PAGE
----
A while ago, Laurence Fox referred to "the oddness in the casting" of a Sikh soldier in film 1917 - a daft thing to say given how many Sikhs did fight in that conflict. He said the inclusion of a Sikh soldier (played by Nabhaan Rizwan) in a scene alongside a British regiment was 'incongruous' with the rest of the film.
The backlash came not just from the army of ‘woke’ enemies he has collected following his Question Time appearance but also from my fellow Sikhs, some of whom reactively published some Punjabi words I dare not repeat. Fox has since apologised to ‘fellow humans who are #Sikhs'. But on reflection, I’ve come to the conclusion that rather than being berated, Fox should be celebrated.
Why? He has done more (in the space of 48-72 hours) to highlight the inordinate contribution of Sikh soldiers during the Great War, than most Sikhs could ever wish to achieve in this life or the next. (And yes, we do believe in karma and reincarnation.)
Some British-born Sikh military experts agree with me. Back in 2014, a small group of energetic volunteers called the UK Punjab Heritage Association (UKPHA) organised a wonderful exhibition in the Brunei Gallery at the School of Oriental and African Studies called ‘Empire, Faith & War – The Sikhs and World War 1’. Opened by then-culture secretary Sajid Javid, it was a success insofar as it garnered significant traction in the mainstream media and had a footfall of around 25,000 visitors. One critic on Radio 4 adamantly asserted ‘every school child in the country should be marched into see this exhibition’. But despite this success, it had nothing on the attention provoked by Fox's remarks.
Amandeep Singh Madra, UKPHA's chairman, has told me: ‘I am grateful to Fox. We spent 12 weeks doing an exhibition and we didn’t get the same level of press coverage’ One of Madra’s tweets featuring two Sikh officers from the war – published while Fox was being castigated by swathes of keyboard warriors, and #Sikh began trending – received over a million impressions. Amongst others - it was shared by figures as polar opposite as former Respect MP George Galloway, and self-confessed ‘Bad Boy of Brexit’ Andy Wigmore.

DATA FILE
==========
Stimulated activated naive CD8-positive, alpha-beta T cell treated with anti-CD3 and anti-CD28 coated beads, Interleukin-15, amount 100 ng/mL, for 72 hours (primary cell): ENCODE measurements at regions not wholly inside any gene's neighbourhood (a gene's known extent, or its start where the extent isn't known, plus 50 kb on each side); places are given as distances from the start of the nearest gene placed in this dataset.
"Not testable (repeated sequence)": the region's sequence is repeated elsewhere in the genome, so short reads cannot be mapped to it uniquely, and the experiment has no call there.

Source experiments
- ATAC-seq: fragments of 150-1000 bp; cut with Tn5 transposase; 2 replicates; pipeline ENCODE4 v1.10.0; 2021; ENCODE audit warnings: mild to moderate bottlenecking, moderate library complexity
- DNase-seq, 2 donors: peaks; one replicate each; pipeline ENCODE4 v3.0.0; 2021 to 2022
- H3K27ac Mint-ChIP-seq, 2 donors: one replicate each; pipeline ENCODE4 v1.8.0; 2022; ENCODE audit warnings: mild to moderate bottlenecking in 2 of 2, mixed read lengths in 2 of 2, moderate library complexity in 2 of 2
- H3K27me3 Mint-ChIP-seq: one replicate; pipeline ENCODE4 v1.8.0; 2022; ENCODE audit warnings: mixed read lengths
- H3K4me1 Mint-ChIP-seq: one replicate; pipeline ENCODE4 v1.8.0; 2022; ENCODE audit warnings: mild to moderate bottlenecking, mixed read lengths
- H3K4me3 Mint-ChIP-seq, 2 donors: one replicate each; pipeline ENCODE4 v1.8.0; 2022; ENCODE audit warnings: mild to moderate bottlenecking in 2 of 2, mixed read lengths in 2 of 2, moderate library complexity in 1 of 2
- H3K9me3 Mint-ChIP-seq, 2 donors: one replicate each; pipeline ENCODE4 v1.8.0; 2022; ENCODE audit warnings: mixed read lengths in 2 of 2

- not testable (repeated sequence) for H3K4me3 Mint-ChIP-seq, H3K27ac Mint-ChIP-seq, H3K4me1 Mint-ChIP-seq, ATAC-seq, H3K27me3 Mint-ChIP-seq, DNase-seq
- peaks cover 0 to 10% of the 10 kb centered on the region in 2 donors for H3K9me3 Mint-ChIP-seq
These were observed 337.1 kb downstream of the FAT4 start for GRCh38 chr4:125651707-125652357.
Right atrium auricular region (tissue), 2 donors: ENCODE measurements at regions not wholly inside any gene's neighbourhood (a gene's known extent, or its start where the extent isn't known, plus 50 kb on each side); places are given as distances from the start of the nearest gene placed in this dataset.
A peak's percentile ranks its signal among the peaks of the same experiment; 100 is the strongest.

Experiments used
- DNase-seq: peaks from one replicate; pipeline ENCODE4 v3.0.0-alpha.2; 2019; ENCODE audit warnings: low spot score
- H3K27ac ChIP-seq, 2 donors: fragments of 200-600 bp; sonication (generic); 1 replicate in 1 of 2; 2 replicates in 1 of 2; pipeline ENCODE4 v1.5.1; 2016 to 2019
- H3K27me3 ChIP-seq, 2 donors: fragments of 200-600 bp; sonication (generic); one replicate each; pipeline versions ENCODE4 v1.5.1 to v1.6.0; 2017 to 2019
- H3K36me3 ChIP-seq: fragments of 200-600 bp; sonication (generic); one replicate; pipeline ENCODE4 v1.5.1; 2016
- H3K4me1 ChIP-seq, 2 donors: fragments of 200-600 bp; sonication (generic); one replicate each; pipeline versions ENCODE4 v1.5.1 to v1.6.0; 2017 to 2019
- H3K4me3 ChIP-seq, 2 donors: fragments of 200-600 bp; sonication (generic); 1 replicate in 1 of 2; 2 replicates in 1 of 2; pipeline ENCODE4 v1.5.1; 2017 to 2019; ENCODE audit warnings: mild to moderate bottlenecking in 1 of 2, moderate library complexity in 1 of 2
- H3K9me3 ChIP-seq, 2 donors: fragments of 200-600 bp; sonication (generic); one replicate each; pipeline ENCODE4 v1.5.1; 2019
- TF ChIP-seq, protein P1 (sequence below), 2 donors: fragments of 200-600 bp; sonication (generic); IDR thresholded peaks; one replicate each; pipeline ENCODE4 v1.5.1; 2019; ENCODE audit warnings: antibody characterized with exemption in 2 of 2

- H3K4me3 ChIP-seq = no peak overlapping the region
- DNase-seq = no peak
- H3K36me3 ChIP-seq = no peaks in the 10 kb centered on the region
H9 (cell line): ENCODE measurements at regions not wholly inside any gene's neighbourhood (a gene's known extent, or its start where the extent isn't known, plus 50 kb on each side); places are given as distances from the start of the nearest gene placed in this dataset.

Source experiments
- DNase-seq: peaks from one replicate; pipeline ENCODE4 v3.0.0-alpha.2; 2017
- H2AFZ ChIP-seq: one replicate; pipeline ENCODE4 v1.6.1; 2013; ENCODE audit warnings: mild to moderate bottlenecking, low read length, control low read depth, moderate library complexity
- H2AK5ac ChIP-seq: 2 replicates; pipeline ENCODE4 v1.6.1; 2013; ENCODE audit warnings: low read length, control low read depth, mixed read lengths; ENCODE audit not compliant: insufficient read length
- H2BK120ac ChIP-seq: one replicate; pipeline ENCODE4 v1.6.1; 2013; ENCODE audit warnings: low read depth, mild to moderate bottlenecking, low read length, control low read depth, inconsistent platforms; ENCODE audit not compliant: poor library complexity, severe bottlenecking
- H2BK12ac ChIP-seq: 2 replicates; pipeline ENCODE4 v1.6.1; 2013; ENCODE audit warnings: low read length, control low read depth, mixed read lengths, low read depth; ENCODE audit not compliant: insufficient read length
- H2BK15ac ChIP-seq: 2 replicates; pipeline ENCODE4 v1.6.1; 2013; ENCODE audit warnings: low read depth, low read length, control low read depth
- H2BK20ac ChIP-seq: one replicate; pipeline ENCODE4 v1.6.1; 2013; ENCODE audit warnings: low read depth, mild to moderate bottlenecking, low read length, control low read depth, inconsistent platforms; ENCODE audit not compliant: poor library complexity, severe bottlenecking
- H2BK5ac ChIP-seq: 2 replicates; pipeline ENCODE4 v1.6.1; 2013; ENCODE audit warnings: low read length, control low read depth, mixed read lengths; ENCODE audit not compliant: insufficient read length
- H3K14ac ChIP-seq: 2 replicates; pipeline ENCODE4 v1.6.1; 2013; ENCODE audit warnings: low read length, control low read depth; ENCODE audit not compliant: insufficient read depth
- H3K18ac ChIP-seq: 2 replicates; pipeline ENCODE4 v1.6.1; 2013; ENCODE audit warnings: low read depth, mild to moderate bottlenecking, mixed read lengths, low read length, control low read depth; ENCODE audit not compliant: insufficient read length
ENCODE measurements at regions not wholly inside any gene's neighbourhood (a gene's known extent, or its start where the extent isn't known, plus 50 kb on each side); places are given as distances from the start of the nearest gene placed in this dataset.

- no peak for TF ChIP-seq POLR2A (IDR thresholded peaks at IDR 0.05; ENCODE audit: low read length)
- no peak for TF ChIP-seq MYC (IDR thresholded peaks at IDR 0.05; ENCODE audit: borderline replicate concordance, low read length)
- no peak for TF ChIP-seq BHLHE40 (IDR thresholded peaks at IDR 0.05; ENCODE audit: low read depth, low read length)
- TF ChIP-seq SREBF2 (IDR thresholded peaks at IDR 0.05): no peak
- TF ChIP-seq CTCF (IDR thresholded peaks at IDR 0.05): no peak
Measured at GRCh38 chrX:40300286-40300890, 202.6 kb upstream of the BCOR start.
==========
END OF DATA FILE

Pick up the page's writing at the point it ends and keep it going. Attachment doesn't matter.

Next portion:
Some140,000 Indian Army troops served on the Western front in WW1 and well over a million served across the globe (estimates vary between 1.1m to 1.5m). Every sixth soldier fighting for Britain during the war was from India (that includes Sikhs, Muslims and Hindus). This was greater in number than the much better known contribution of Australia, New Zealand and Canadian armed forces. More remarkably still, at the outbreak of hostilities of the Great War, despite Sikhs being only one per cent of the population of undivided India at the time, they made up nearly 20 per cent of the British Indian Army.
The release of 1917 and the accompanying Laurence Fox debate serves as a timely reminder of this incredible legacy of valour. In our often fractured society, this is perversely likely to reduce racism or indeed prejudice against British Sikhs. Those who may have previously looked at the Sikh turban (dastaar) and beard with suspicion may now think twice before having a pop. For this we need to thank Fox, not condemn him.